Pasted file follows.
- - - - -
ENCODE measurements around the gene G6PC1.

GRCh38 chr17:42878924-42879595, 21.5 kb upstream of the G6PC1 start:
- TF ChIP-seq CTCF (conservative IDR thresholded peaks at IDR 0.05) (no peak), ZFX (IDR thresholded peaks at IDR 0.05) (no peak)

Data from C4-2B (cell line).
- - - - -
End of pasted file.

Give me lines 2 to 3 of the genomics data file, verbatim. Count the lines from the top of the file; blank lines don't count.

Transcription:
GRCh38 chr17:42878924-42879595, 21.5 kb upstream of the G6PC1 start:
- TF ChIP-seq CTCF (conservative IDR thresholded peaks at IDR 0.05) (no peak), ZFX (IDR thresholded peaks at IDR 0.05) (no peak)